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How did Americans manage to lose $119 billion gambling last year?
The world lost a record of amount of money last year, and America led the pack
When the excitement and thrill wear off, the self-delusion kicks in.
When the excitement and thrill wear off, the self-delusion kicks in. (David Butow/Corbis)
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he gambling industry around the world is huge, but the biggest market is the United States, where gamblers lost a staggering $119 billion in 2013:

[The Economist]

That's a crazy amount of money; more money than Bill Gates has (with $72 billion) or Warren Buffett (with $58 billion), and only $11 billion less than the two men put together.

What intrigues me is the question of why so many people gamble. After all, everyone knows that the odds are stacked against gamblers, whether they're betting on slot machines, horse racing, football, roulette, bingo, or lotteries. Even the games where it is possible for a highly skilled player to consistently make money — blackjack and poker — are big losers for the vast majority of players. And why do some players — problem gamblers, around 1.8 percent of the population — end up losing vast amounts of money, going into debt, and sometimes even losing their families and homes?

Different individuals gamble for a mixture of different reasons. The reasons are subtly different for each individual, but are usually a mixture of the following:

1. Escapism, entertainment, and boredom: The places that people go to gamble — like casinos, hotels, card rooms, bookmakers, and even online gaming websites — offer an escape from everyday life, and the opportunity to do something different, usually with a possibility of hitting a large payday. The vast majority of people who play the lottery don't win, but they all get the opportunity to dream about what they would do if they did win. In this sense, gambling can be seen as a form of entertainment, and those multi-billion dollar losses are the cost of being entertained, just as people pay to watch sports, listen to music, or play computer games.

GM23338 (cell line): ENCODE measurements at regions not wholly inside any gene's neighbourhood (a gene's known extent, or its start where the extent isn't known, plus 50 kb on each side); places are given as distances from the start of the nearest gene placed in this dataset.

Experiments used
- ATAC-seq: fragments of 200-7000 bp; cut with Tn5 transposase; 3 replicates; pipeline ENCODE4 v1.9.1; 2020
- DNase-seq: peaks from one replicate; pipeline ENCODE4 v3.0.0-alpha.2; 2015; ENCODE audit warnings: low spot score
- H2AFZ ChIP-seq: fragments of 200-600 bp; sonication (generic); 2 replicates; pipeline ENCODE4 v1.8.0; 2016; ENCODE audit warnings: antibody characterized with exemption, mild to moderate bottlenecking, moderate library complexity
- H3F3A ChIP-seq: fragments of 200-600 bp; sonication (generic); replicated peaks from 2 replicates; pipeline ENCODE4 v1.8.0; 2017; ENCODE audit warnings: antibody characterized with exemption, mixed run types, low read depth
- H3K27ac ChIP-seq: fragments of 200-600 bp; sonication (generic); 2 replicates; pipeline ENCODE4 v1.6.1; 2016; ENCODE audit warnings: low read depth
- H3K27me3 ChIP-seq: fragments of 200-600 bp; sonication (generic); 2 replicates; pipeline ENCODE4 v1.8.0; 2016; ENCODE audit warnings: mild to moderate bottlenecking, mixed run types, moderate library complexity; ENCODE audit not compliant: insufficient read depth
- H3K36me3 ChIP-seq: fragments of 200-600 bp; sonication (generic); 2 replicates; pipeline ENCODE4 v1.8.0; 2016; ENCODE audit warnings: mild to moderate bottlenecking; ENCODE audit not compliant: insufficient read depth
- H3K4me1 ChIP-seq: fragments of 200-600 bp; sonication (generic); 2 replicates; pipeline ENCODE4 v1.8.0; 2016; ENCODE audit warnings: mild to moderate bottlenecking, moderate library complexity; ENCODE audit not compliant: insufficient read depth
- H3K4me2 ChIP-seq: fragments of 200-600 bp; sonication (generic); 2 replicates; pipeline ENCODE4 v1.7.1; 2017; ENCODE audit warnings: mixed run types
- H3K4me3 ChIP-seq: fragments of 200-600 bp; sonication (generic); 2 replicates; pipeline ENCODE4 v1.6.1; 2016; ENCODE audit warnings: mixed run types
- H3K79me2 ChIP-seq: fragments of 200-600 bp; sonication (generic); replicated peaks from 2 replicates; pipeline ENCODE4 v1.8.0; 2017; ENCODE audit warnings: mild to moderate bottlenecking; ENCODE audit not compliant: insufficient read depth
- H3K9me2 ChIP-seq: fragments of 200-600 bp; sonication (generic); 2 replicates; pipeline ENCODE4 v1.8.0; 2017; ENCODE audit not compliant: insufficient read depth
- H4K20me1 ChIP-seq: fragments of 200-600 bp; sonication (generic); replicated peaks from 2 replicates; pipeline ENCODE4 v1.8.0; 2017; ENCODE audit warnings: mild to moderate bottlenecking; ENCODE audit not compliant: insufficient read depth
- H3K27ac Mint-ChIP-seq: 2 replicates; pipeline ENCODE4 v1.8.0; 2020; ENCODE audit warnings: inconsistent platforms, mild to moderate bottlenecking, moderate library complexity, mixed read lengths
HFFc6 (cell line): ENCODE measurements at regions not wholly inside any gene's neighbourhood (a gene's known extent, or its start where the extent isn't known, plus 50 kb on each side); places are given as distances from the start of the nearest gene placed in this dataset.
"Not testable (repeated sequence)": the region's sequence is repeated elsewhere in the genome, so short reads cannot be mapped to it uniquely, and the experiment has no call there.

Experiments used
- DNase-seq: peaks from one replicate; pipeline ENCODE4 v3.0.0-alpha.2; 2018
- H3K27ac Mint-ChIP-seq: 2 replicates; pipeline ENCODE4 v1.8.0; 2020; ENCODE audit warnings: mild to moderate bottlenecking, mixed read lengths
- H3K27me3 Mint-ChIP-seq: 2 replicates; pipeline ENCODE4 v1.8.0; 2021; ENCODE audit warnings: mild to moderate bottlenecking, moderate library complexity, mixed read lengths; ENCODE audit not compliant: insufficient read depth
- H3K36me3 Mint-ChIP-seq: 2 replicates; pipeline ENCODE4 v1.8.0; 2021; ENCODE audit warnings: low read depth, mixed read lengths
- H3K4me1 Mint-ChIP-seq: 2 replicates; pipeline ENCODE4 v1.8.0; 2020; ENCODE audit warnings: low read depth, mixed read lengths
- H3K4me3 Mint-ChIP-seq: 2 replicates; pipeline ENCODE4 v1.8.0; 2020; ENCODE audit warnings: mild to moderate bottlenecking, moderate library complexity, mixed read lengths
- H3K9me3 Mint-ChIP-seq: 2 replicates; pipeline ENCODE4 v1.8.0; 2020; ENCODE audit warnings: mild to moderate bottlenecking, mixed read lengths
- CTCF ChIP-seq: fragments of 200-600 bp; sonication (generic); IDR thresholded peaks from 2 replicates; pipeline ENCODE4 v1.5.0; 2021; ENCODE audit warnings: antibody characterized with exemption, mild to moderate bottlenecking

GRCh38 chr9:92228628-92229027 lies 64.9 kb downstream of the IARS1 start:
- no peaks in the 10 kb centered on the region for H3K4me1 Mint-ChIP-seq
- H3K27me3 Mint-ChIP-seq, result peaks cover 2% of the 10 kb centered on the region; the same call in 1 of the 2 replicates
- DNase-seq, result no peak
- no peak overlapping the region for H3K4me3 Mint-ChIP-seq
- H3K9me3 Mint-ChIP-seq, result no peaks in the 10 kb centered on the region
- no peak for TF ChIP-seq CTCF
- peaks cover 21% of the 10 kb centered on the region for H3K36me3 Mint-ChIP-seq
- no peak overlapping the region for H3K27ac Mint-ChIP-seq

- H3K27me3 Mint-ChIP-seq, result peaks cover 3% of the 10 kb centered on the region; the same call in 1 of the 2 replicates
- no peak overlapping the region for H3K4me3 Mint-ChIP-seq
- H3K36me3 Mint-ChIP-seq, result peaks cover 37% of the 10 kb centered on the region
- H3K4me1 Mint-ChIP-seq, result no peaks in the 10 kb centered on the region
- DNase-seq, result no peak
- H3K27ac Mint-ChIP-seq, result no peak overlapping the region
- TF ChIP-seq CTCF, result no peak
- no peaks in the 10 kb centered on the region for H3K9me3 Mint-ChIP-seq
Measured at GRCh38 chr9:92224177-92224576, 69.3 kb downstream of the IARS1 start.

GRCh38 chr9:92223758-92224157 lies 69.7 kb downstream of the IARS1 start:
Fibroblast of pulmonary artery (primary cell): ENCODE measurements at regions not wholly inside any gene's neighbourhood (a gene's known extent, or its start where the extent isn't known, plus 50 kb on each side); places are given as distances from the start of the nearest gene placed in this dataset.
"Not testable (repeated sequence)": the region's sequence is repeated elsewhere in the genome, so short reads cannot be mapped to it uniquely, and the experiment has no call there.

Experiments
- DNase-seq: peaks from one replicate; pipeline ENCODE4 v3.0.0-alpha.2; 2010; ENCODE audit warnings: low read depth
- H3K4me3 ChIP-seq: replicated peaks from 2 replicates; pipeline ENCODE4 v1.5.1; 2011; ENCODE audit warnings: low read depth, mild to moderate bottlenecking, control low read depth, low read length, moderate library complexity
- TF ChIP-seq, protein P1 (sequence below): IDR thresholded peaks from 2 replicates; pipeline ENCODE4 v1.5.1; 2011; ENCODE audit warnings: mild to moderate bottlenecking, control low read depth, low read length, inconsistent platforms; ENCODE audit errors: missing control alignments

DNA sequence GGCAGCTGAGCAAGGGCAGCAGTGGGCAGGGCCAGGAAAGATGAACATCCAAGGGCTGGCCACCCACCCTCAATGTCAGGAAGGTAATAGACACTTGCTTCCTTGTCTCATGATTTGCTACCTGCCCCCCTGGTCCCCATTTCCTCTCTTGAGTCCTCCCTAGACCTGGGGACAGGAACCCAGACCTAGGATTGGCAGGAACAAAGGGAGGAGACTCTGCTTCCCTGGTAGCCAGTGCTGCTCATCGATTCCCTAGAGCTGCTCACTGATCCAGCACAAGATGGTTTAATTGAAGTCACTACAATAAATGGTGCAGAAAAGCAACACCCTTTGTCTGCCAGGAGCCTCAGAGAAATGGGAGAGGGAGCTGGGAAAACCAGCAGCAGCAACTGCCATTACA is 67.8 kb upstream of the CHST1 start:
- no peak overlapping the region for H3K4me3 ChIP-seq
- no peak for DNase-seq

2. Social activity: Gambling is a deep rooted part of American culture — 80 percent of Americans gamble at least once per year. Gambling with friends and family — whether that's in a casino in Vegas, or a card game at home, or making football or basketball bets among work colleagues — is widespread.

3. Excitement and thrill: The sense of anticipation and risk creates an adrenaline rush and the payoff releases a surge of dopamine. Dopamine is a neurotransmitter associated with the feeling of pleasure, and even elation. When you receive a hug from a loved one, dopamine levels rise; when you engage in sex, dopamine levels spike; when you win a bet, they shoot up as well.

4. Self-esteem: Casinos roll out the red carpet and dish out complimentary drinks, free stays in suites, shopping vouchers, and other gifts for big-time gamblers. That can be a huge self-esteem boost. So too can giving away winnings to friends or family, tipping service staff large amounts, or making gifts to charity.

5. Self-delusion and the Dunning-Kruger Effect: Some gamblers believe they are lucky or special and will beat the odds and win, unlike the vast majority of gamblers. While this is true in the long run for a very tiny minority of sharp, mathematical gamblers in certain games like poker and blackjack — just as it is possible for a tiny minority of investors to beat the stock market — it is untrue for the overwhelming majority of players. Inexperienced gamblers (and investors) may fall victim to the Dunning-Kruger Effect — the tendency for unskilled individuals to overrate their skill and ability, and underrate the difficulty of the task at hand. They may also create narrative fallacies and rationalizations to justify their belief that they can beat the odds and win.

So that covers the behavior of many casual gamblers, but for problem bettors, the issue is often addiction. The primary addiction, however, may not always be to the rush of winning — some research suggests that gamblers get the biggest kick from coming close to winning, and then losing. And some gamblers may be addicted to the aforementioned escapism or self-esteem highs.

The global gambling industry forecasts that betting losses will continue to rise. And they're probably right. After all, it's been common knowledge for a very long time that most people lose at gambling in the long run. That's what keeps casinos in business. And yet, people keep keeping them in business.

John Aziz is the economics and business correspondent at TheWeek.com. He is also an associate editor at Pieria.co.uk. Previously his work has appeared on Business Insider, Zero Hedge, and Noahpinion.

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